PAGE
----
Skip to main content

Twitter expands team dealing with abuse reports, updates anti-troll tools

twitter makes it easier to report abusive tweets cops fight
Two weeks after Twitter CEO Dick Costolo said the company “sucks” at dealing with abuse and trolls on the platform, the microblogging service has issued an update on how it’s going about combating the problem.

In a post announcing the changes, Twitter’s Tina Bhatnagar said the support team focusing on handling abuse reports had recently been tripled in size, enabling the company to respond to issues in a more timely fashion.

Related Videos

Bhatnagar said improvements have also been made to how the Twitter team responds to reports of impersonation accounts, and that it’s increased its focus on so-called ‘bystander reports’ where someone that witnesses abuse on the platform – as opposed to the person who’s the subject of the abuse – brings banned behavior to the attention of Twitter.

A number of new enforcement actions are also being added for use against accounts that violate Twitter’s rules. Although these new actions won’t be noticed by Twitter users who play clean, they provide Twitter staff with new options for acting against accounts that cause trouble.

“These investments in tools and people allow us to handle more reports of abuse with greater efficiency,” Bhatnagar wrote in the post. “So while we review many more reports than ever before, we’ve been able to significantly reduce the average response time to a fraction of what it was, and we see this number continuing to drop.”

She added that these latest changes are part of a “long-term approach” aimed at better protecting those on the platform.

Twitter last beefed up its safety tools in December following complaints from some users that the company wasn’t doing enough to combat abuse.

The contents of an internal email sent to employees by Dick Costolo highlighted how the company is struggling to deal with the issue, with the boss admitting it “sucks at dealing with abuse and trolls on the platform and we’ve sucked at it for years.”

He went on, “It’s no secret and the rest of the world talks about it every day. We lose core user after core user by not addressing simple trolling issues that they face every day.”

Costolo promised to launch a more determined effort to push trolls off the service, or, at the least, to ensure that “when they issue their ridiculous attacks, nobody hears them.”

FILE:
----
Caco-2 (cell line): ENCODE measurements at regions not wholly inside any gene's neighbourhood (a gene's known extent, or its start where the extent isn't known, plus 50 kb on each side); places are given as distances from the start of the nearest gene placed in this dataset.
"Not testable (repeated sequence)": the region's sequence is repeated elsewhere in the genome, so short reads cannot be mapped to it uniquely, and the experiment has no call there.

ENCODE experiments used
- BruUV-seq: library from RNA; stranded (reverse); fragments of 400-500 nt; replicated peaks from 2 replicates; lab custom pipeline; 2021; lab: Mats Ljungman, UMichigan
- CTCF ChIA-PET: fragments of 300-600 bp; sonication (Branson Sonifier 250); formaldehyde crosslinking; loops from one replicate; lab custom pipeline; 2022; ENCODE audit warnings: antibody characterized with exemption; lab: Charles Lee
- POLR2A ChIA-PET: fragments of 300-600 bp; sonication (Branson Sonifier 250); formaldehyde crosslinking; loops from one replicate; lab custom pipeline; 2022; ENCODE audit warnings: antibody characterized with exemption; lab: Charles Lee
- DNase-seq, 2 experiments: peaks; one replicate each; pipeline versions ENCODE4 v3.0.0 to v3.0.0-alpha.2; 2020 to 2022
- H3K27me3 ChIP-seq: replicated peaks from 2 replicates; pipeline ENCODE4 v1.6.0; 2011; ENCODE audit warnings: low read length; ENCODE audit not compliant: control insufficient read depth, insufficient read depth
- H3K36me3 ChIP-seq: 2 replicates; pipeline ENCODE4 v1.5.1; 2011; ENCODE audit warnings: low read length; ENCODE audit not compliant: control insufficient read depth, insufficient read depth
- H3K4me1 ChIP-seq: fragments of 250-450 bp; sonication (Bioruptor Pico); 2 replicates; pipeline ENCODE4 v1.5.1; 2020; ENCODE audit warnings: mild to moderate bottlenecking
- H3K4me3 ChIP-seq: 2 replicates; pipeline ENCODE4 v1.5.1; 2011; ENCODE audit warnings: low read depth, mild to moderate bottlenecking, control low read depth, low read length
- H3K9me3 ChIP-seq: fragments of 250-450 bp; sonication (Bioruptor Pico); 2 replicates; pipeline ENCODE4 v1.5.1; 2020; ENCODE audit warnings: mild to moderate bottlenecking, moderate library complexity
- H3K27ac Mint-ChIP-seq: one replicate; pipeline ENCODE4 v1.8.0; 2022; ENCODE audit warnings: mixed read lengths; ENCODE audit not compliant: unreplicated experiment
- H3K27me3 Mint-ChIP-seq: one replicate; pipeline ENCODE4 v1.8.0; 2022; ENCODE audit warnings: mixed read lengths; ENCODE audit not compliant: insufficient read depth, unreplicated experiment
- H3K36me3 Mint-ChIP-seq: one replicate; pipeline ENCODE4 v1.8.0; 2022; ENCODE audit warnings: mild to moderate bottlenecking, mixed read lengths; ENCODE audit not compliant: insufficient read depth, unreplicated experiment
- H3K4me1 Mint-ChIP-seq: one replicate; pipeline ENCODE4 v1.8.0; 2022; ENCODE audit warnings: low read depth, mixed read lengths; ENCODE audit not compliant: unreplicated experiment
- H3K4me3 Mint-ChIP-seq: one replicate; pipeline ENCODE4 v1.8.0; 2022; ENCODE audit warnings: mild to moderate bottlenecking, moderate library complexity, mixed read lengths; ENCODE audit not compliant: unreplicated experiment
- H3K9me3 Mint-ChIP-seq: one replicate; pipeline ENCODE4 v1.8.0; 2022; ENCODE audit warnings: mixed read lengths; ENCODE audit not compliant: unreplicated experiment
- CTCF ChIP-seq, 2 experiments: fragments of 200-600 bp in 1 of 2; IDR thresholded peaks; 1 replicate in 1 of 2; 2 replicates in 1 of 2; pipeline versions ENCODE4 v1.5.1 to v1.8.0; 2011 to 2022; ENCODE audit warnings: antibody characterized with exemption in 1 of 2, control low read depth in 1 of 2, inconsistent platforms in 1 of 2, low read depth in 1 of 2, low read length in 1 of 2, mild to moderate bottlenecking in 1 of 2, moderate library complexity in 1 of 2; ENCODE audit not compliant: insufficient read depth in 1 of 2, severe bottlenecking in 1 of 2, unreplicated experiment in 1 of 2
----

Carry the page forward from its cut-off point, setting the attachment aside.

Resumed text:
Editors' Recommendations

Twitterrific shuts down after being blocked by Twitter
The Twitterrific bird.

The maker of Twitterrific, a third-party Twitter app for macOS and iOS that launched in 2007 and came to the iPhone before Twitter itself, has been left with no choice but to close it down.

In a message posted on its website on Thursday, The Iconfactory, Twitterrific's developer, said: "We are sorry to say that the app’s sudden and undignified demise is due to an unannounced and undocumented policy change by an increasingly capricious Twitter -- a Twitter that we no longer recognize as trustworthy nor want to work with any longer.”

Read more
Twitter finally confirms it’s behind outage of third-party Twitter apps
A stylized composite of the Twitter logo.

Twitter has finally confirmed what everyone pretty much already knew -- that it’s behind the outage of popular third-party Twitter clients such as Tweetbot and Twitterrific.

In a message posted on its Twitter Dev account for developers, the company said: “Twitter is enforcing its long-standing API rules. That may result in some apps not working.” But it declined to offer any details about what API rules the developers of the third-party apps have violated.

Read more
Thanks to Tapbots’ Ivory app, I’m finally ready to ditch Twitter for good
Profile displayed in Ivory app

Ever since Elon Musk took ownership of Twitter, it’s been one chaotic new thing after another. You literally cannot go a day (or a few days or even a week) without some stupid new change to the site — whether it’s about checkmarks for verified or Twitter Blue subscriber accounts, how links to other social networks are banned and then reversed, view counts on Tweets, or something else. I can’t keep up with every little thing that has happened since the beginning of November, and it feels like the spotlight is always on the toxicity of the site in general.

New Twitter alternatives have been popping up recently, but it seems that the most popular one continues to be Mastodon. I originally made a Mastodon account back in 2018 when it first launched, but it never clicked with me back then, and I eventually went back to Twitter. With the Musk mess, I tried going back to Mastodon, but again, it didn’t really click with me — until Tweetbot developer, Tapbots, revealed its next project: Ivory.
The significance of Tapbots and Tweetbot

Read more